Sunday, October 12, 2014

Not Rejection ... Just Selection!

Dunes Mystery, Pastel 11"x14"

Have you ever entered an art competition? 

If you have, you did receive a notice that your painting (or other type of art) was either accepted, or not accepted into the show. Many artists will tell someone they entered a competition but they were "rejected" or received a "rejection notice."

There have been several conversations on Facebook and blogs, and in newsletters ... where I just read something and posted a comment. Here is a link to the newsletter: Jurors and Rejection by David P. Hettinger on the Fine Art Views Art Marketing Newsletter. Sign up for the newsletter from this site, it is a wonderful group!

My comment: "Love this language difference. I tell all my students in posts about "not being accepted" and the difference I feel by using those words. I have been a juror and judge and also know how difficult the task is. Saying you were "rejected" ... wrong! It is not rejection, just selection"

Do you let it bother you because your were "not selected?"

How do you handle the feeling when you receive that letter or e-mail telling you, "sorry, but your work was not selected for the show?"

Do you feel like you are less proficient than other artists you know? You should never compare your work to that of others, only to your previous work!

Or ...

Do you tell yourself, "okay, just one juror's opinion" and then go on about creating your work?

Be sure to take the time to look at what was accepted if you get the chance. And, have a look at the statistics of that particular show / competition. Remember, there were probably well over ten times as many submissions as there were spaces for accepted pieces in some of our prestigious shows! Just as a for instance... a recently chosen show had in the neighborhood of 2,000 entries submitted and accepted less than 200 paintings (I wish I had the exact numbers, but I am close). Think of how many wonderful artists and pieces of art were "not selected!" Good company, right? But, no reason to feel "rejected."

The painting featured above has been submitted to a couple of shows, and has not been selected. And, guess what? I love this painting, with any inconsistencies it might have, and still think it is a wonderful painting. And it was the best painting I could do at that time, and was submitted to those shows because of that feeling!

Wednesday, October 8, 2014

Always and Never ... Do you use these words?

"Rocks & Roses" 8x10 Pastel Plein Air


I was reading a post from the Robert Genn newsletters that mentioned these two words. It made me think about if I use them. No, I tell my students to not use them. The minute I say I "never" do something, then that will be the one thing I will do sometime in the next day or two! How does that happen?

When we are painting, the best feeling is when we get lost in what we are doing, right?

When we are "lost" in the minutes of our painting, we are working from a more intuitive state. I have a real problem saying I am an intuitive painter. I don't think I am most of the time. I am a thinker, an analytical painter. I have one or two artist friends that tell me all the time, "Marsha, quit thinking, just paint!"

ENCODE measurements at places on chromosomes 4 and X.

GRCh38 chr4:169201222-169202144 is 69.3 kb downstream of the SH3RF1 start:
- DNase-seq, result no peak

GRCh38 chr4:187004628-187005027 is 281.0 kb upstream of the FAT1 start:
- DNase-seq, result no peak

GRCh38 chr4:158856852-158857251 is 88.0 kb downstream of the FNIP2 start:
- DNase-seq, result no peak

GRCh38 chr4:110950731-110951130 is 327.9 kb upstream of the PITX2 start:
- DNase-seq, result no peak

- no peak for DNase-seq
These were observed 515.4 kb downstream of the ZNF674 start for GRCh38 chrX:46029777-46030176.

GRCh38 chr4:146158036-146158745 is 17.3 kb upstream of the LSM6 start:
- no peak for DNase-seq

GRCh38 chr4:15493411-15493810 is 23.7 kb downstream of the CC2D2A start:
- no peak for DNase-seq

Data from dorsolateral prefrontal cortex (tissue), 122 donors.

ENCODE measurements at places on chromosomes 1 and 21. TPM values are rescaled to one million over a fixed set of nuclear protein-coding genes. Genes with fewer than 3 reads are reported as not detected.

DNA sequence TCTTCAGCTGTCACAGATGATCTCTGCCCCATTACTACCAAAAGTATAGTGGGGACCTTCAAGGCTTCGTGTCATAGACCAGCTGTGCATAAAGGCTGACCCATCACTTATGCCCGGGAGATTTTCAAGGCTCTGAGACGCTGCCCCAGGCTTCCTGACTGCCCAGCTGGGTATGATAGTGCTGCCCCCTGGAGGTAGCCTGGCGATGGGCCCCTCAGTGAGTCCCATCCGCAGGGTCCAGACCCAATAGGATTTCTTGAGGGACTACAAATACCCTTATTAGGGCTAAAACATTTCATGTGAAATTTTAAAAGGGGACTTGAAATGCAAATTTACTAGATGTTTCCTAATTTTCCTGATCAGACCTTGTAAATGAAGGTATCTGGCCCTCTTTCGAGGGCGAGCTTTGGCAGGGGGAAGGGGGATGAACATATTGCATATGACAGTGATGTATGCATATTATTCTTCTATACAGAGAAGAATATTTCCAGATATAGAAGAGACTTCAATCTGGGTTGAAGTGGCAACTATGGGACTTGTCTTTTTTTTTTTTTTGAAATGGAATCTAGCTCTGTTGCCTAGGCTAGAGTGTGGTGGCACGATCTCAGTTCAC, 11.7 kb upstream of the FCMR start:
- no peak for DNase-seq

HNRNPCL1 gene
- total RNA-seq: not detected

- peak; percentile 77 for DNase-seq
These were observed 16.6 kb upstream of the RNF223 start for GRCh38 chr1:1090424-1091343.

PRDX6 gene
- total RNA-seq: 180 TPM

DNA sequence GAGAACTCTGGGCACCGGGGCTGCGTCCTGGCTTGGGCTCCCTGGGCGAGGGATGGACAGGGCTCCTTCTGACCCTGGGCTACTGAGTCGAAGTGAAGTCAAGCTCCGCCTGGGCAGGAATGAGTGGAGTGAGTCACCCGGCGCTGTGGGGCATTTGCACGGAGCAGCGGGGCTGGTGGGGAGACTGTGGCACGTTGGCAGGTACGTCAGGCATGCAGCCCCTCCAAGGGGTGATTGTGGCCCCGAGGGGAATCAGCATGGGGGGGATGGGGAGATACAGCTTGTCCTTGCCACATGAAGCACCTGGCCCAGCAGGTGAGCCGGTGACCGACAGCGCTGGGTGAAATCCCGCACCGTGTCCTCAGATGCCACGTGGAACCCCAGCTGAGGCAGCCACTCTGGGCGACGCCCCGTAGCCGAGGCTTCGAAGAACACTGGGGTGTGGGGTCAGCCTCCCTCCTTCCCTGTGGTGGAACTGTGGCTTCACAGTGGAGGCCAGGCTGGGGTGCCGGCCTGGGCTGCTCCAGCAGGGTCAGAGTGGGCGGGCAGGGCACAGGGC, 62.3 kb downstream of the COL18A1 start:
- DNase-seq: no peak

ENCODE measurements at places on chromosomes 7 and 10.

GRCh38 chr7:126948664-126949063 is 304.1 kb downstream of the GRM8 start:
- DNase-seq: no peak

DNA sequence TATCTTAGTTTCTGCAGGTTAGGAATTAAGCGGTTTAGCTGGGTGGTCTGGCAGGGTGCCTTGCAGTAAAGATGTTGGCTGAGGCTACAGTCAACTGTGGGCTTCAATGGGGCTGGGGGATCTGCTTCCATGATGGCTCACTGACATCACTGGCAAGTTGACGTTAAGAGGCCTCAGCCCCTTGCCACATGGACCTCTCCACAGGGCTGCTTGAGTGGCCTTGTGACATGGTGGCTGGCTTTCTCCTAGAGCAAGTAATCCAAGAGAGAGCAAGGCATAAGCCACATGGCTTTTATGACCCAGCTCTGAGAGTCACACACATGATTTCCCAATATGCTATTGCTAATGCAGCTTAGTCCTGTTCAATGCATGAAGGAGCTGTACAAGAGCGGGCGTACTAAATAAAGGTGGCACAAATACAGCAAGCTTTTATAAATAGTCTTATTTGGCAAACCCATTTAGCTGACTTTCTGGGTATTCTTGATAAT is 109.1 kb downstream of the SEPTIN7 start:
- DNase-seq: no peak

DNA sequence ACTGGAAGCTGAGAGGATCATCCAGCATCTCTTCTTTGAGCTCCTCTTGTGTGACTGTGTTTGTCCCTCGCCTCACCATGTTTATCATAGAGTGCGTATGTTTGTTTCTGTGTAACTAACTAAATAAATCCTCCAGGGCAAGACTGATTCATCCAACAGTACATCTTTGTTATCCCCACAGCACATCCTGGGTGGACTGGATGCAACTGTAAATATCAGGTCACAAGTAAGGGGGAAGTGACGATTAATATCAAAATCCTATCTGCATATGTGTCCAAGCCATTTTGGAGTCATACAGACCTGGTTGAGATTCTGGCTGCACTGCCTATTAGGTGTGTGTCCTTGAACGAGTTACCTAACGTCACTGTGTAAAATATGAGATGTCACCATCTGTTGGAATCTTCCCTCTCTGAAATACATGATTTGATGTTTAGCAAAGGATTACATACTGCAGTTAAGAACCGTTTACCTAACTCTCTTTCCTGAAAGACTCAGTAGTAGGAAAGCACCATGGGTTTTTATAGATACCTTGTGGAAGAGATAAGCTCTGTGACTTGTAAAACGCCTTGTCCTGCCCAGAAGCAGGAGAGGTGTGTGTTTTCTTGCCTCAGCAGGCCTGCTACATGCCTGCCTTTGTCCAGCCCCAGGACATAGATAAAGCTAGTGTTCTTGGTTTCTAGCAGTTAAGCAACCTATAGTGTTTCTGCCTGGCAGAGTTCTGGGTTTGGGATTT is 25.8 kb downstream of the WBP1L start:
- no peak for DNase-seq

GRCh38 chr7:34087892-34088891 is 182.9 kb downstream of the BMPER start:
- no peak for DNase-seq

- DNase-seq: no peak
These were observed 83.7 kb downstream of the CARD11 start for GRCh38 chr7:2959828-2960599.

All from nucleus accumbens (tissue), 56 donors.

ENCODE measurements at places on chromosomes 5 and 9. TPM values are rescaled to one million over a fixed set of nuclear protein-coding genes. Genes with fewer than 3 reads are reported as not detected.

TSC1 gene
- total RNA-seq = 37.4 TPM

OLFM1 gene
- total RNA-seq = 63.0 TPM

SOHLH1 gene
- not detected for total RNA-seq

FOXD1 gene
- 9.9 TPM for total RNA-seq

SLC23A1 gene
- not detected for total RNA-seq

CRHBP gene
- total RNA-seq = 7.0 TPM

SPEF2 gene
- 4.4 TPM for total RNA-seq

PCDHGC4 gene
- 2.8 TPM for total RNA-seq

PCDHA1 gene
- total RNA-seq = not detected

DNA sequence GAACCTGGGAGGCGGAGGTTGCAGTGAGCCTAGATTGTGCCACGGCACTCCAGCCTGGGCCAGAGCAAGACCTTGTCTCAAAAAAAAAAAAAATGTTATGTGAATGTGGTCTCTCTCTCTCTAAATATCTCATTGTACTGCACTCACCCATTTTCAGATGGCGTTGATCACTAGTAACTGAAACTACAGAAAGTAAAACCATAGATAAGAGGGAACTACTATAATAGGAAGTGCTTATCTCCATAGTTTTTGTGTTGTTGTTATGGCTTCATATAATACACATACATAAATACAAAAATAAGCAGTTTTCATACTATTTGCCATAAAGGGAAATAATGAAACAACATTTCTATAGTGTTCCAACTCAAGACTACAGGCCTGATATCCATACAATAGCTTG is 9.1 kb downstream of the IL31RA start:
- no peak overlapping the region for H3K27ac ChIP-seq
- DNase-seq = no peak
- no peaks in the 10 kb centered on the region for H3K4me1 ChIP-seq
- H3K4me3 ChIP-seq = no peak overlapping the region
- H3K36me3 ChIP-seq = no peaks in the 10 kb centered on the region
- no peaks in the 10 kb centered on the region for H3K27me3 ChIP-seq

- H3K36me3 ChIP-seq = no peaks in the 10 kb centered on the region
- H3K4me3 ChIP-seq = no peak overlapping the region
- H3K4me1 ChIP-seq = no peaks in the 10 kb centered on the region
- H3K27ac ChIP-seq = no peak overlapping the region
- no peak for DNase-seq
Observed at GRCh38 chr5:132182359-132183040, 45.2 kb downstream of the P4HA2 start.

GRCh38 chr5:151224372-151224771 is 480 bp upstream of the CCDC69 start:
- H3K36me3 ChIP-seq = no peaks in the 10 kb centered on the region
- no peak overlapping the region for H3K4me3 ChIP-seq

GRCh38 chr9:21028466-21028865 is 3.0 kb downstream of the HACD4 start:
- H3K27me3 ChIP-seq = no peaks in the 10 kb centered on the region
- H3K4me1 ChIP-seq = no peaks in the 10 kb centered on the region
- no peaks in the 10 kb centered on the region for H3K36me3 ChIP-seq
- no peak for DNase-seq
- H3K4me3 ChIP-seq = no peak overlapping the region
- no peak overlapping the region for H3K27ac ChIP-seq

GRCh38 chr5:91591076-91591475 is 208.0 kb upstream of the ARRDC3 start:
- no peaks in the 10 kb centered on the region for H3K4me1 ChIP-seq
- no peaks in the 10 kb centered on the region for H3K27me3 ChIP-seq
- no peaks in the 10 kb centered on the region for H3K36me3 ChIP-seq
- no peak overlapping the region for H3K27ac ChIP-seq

This can stifle the creative instincts many times... and I mean the analytical thinking, and the voices in my head telling me to stop being that way. Maybe I am going in and out of the analytical state and the intuitive state. I would like to think this is more the way I work.

Does painting plein air help us with painting less analytical and more intuitive?

The painting shown above was done plein air (on location / from life). Because I was under a time crunch with the sun moving and changing the shadows and even the colors, I was working a bit faster than I do in the studio. It helps me stop the brain, but encourages me to look, see the scene or object, and put it down without agonizing over the elements, colors, temperatures, etc. So, I think the brain shifts to the right side easier and allows us to enter that more intuitive state.

I talk about setting a timer when in the studio (and when painting plein air) ... not a race against the clock ... but a time constraint so we can quit being so analytical when standing at the easel. This does not free you from making a plan before you start!

What else might help?

I also have a "mentor" that said to me, "you need to spend more time on your stool and less time with brush or pastel stick at the painting." This stool is several feet away from the easel. It is where the analytical side of the brain can come back into play. Making decisions from this distance with real purpose, not just painting without a purpose with hopes those strokes are the right ones, in the right place, etc.

My work at this time is trying to follow the advice of my friend and mentor... not painting so analytically ... and spending more time planning, and sitting on the stool. I am taking my time, and not painting for shows and competitions, or even for the gallery... but painting for the pure joy of doing it and seeing what happens! 

Always? Never? ... How about you?